Text: H.R.8251 — 116th Congress (2019-2020)All Information (Except Text)

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Introduced in House (09/15/2020)


116th CONGRESS
2d Session
H. R. 8251


To amend title 18, United States Code, to prohibit preventing access to lifesaving medical procedures and treatments, and for other purposes.


IN THE HOUSE OF REPRESENTATIVES

September 15, 2020

Mrs. Wagner introduced the following bill; which was referred to the Committee on the Judiciary


A BILL

To amend title 18, United States Code, to prohibit preventing access to lifesaving medical procedures and treatments, and for other purposes.

Be it enacted by the Senate and House of Representatives of the United States of America in Congress assembled,

SECTION 1. Prohibition on preventing access to lifesaving medical procedures and treatments.

(a) In general.—Chapter 65 of title 18, United States Code, is amended by adding at the end the following:

§ 1370. Access to lifesaving medical procedures and treatments

“(a) Prohibited activities.—Whoever, by force or threat of force or by physical obstruction, intentionally injures, intimidates or interferes with or attempts to injure, intimidate or interfere with any person because that person is or has been, or in order to intimidate such person or any other person or any class of persons from, obtaining or providing a lifesaving medical procedure or treatment, shall be subject to the penalties provided in subsection (b) and the civil remedies provided in subsection (c), except that a parent or legal guardian of a minor shall not be subject to any penalties or civil remedies under this section for such activities insofar as they are directed exclusively at that minor.

“(b) Penalties.—Whoever violates this section shall—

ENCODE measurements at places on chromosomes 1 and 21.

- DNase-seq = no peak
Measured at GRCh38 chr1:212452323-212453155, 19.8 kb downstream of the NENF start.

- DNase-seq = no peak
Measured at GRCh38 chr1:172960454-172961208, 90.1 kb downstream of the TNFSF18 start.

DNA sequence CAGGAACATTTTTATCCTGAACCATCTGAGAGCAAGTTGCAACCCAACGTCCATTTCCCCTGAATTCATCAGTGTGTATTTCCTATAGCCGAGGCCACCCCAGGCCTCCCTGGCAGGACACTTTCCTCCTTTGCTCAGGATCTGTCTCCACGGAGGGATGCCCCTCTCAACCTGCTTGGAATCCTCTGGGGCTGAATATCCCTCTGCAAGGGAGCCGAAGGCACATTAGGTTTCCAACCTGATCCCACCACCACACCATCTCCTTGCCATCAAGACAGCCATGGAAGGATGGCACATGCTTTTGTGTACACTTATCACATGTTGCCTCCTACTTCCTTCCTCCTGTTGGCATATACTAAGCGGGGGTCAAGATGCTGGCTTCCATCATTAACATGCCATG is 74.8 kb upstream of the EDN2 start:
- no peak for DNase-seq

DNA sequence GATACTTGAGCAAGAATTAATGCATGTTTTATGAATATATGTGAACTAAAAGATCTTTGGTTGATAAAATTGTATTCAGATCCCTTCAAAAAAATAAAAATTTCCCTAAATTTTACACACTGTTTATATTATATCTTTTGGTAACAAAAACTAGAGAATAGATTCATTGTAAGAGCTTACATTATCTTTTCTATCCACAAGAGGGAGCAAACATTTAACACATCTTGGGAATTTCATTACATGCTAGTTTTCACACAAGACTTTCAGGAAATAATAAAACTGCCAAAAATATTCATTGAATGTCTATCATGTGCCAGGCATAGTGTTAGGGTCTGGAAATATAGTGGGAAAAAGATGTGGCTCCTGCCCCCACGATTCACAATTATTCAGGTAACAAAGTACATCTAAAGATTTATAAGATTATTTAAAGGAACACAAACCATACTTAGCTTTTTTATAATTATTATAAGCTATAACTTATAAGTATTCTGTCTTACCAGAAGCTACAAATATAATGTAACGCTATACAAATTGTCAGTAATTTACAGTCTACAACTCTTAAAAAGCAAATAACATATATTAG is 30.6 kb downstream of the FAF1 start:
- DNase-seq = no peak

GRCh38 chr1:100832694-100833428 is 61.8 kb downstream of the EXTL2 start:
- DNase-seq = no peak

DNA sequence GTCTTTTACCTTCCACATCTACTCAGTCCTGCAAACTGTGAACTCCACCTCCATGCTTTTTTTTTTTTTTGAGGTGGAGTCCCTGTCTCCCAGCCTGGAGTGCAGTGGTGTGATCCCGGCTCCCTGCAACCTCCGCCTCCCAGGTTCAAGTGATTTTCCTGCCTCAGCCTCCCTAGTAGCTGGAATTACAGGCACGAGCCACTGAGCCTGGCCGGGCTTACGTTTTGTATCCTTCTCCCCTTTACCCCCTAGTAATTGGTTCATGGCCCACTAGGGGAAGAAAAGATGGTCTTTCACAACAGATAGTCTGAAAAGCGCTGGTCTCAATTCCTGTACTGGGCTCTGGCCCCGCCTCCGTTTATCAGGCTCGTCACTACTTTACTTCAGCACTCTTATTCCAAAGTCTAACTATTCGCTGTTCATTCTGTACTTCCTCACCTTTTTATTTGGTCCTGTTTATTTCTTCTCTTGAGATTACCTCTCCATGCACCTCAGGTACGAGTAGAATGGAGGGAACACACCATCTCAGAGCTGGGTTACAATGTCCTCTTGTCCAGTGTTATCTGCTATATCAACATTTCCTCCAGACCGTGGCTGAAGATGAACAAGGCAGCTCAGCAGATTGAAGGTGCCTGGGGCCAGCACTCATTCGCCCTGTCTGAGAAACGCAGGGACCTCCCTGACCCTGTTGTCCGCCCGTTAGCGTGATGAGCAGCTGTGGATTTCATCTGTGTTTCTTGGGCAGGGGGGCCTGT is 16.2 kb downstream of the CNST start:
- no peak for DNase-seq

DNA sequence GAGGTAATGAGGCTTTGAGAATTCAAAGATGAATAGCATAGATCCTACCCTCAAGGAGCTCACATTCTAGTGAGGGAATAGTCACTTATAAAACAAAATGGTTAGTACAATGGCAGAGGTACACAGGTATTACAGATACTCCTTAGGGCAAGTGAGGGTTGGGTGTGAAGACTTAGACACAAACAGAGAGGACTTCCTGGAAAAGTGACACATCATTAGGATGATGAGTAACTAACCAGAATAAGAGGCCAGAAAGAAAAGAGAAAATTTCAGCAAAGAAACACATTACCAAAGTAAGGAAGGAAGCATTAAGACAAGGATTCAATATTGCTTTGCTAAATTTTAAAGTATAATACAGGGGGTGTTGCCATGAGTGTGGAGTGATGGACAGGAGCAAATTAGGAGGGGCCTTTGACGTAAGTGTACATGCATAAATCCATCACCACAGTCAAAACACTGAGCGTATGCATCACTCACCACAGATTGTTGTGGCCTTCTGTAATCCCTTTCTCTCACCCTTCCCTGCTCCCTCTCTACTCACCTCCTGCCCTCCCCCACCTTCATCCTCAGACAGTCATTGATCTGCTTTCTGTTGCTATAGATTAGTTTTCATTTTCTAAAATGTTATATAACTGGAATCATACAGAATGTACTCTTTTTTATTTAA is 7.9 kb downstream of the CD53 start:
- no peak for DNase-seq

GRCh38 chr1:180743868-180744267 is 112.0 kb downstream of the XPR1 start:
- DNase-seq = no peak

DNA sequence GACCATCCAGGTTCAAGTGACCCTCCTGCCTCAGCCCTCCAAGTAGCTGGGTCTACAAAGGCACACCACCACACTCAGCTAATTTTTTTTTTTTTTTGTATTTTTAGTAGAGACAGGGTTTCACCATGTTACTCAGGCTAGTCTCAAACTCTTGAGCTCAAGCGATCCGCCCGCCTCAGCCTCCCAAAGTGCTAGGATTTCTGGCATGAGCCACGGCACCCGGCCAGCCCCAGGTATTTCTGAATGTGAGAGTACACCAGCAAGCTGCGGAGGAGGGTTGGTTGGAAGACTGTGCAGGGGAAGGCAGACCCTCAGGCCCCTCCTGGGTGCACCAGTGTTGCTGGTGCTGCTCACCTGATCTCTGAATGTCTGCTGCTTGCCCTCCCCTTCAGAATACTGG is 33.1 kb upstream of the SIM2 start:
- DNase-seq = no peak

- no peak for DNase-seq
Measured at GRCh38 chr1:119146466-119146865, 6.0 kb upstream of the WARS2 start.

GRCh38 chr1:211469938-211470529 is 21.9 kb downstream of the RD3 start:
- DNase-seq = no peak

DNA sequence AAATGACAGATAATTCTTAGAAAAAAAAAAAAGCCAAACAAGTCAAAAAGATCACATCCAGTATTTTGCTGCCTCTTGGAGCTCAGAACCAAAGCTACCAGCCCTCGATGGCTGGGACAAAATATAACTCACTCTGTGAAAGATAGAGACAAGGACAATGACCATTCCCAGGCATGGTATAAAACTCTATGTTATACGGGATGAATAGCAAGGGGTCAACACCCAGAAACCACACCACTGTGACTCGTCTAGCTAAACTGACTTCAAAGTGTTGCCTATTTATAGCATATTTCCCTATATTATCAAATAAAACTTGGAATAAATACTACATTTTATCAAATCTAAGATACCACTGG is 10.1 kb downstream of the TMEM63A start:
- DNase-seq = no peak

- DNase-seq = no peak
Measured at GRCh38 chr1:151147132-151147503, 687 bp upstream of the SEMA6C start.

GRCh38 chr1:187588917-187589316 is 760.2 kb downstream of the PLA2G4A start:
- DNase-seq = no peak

“(1) in the case of a first offense, be fined in accordance with this title, or imprisoned not more than one year, or both; and

“(2) in the case of a second or subsequent offense after a prior conviction under this section, be fined in accordance with this title, or imprisoned not more than 3 years, or both;

except that for an offense involving exclusively a nonviolent physical obstruction, the fine shall be not more than $10,000 and the length of imprisonment shall be not more than six months, or both, for the first offense; and the fine shall, notwithstanding section 3571, be not more than $25,000 and the length of imprisonment shall be not more than 18 months, or both, for a subsequent offense; and except that if bodily injury results, the length of imprisonment shall be not more than 10 years, and if death results, it shall be for any term of years or for life.

“(c) Civil remedies.—

“(1) RIGHT OF ACTION.—

“(A) IN GENERAL.—Any person aggrieved by reason of the conduct prohibited by subsection (a) may commence a civil action for the relief set forth in subparagraph (B), except that such an action may be brought under subsection (a) only by a person involved in providing or seeking to provide, or obtaining or seeking to obtain, a lifesaving medical procedure or treatment.

“(B) RELIEF.—In any action under subparagraph (A), the court may award appropriate relief, including temporary, preliminary or permanent injunctive relief and compensatory and punitive damages, as well as the costs of suit and reasonable fees for attorneys and expert witnesses. With respect to compensatory damages, the plaintiff may elect, at any time prior to the rendering of final judgment, to recover, in lieu of actual damages, an award of statutory damages in the amount of $5,000 per violation.